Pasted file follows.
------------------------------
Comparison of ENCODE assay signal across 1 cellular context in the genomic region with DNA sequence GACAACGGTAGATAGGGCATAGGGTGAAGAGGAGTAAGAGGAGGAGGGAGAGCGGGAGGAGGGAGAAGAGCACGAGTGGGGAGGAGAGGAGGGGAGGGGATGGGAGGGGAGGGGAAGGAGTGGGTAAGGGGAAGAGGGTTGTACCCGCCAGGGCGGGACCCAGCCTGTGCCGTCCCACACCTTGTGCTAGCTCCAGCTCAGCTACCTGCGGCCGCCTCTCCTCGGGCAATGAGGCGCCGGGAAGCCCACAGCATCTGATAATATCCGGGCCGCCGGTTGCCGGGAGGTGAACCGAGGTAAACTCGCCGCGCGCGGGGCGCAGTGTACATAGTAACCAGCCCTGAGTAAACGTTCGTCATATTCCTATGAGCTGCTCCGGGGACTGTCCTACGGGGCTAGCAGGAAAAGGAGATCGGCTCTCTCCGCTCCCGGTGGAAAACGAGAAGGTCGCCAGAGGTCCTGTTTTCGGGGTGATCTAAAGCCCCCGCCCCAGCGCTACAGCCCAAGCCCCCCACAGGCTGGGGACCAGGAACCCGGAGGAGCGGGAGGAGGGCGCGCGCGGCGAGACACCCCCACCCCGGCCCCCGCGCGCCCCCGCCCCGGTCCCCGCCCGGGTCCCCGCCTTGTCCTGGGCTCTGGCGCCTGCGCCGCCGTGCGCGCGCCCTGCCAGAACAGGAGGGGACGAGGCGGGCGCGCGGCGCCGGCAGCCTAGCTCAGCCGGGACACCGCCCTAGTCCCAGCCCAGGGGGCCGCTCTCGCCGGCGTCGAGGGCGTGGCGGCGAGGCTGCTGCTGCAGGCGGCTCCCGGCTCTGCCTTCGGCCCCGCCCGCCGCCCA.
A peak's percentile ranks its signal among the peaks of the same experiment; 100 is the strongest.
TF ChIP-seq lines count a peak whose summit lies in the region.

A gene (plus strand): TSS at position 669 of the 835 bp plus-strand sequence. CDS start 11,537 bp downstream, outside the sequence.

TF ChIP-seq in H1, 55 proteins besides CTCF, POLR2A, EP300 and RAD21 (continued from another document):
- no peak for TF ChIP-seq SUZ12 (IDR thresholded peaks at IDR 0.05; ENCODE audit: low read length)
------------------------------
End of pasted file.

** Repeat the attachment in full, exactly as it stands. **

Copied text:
Comparison of ENCODE assay signal across 1 cellular context in the genomic region with DNA sequence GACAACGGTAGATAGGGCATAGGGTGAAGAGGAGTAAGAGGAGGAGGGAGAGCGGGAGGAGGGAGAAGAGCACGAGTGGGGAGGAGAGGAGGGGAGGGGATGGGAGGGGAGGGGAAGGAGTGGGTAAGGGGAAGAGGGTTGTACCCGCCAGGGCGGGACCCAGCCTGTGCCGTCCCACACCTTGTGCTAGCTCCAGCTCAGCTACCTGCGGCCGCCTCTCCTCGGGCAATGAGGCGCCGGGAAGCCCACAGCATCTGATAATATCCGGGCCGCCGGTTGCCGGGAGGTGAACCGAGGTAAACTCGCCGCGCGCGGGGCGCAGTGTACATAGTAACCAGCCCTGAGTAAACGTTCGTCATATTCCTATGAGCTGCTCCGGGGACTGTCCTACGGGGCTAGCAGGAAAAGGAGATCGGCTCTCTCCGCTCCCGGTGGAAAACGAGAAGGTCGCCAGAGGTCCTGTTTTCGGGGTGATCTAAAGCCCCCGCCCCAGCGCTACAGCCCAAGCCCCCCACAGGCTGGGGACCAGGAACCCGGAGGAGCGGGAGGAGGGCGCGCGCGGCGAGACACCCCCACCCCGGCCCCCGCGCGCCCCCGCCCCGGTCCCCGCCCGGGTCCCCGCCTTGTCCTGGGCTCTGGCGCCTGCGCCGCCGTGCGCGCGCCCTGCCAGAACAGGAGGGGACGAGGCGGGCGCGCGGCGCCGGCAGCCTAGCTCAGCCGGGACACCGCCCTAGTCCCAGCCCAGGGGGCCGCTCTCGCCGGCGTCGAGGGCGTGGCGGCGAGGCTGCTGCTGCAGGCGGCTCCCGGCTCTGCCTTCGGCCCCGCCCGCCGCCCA.
A peak's percentile ranks its signal among the peaks of the same experiment; 100 is the strongest.
TF ChIP-seq lines count a peak whose summit lies in the region.

A gene (plus strand): TSS at position 669 of the 835 bp plus-strand sequence. CDS start 11,537 bp downstream, outside the sequence.

TF ChIP-seq in H1, 55 proteins besides CTCF, POLR2A, EP300 and RAD21 (continued from another document):
- no peak for TF ChIP-seq SUZ12 (IDR thresholded peaks at IDR 0.05; ENCODE audit: low read length)